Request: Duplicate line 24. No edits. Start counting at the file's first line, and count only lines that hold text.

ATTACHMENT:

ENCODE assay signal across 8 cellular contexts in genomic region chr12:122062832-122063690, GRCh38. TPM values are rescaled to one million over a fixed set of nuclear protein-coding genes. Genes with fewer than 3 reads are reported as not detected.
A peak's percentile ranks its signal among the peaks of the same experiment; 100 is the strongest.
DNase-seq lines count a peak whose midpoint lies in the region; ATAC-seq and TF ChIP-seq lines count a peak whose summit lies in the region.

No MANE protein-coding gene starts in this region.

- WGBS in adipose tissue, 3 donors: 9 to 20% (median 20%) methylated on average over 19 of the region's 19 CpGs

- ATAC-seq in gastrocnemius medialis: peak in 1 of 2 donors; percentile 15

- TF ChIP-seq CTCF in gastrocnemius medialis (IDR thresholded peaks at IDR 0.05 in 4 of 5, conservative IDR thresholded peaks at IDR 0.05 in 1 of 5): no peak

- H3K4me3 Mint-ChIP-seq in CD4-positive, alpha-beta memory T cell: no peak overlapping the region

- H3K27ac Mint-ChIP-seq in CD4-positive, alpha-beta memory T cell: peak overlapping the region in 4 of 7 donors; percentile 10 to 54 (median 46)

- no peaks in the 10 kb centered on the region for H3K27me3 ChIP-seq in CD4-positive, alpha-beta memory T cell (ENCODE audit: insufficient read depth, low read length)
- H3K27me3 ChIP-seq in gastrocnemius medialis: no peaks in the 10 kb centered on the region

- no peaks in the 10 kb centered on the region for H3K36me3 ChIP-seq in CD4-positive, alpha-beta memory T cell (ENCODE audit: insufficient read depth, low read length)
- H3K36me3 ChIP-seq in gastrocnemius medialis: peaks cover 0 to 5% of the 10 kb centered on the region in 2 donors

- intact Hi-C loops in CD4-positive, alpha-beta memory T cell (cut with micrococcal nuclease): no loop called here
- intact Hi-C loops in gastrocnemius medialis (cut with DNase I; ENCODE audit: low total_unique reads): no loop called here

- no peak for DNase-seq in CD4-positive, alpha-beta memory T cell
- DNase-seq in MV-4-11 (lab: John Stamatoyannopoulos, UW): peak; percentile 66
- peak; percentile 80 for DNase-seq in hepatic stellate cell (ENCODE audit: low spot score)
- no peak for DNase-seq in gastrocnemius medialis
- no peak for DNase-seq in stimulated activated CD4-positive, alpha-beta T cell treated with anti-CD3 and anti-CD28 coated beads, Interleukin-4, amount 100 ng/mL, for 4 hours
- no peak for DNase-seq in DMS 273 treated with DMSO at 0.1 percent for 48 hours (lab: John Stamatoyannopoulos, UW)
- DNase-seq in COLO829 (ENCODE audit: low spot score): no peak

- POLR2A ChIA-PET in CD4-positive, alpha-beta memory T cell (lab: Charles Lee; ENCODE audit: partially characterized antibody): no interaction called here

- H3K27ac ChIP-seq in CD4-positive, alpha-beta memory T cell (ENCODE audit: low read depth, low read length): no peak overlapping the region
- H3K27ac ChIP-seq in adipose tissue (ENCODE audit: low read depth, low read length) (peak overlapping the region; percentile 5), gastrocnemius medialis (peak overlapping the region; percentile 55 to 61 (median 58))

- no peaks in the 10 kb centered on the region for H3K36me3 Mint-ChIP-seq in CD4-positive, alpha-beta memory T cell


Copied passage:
- H3K27ac ChIP-seq in CD4-positive, alpha-beta memory T cell (ENCODE audit: low read depth, low read length): no peak overlapping the region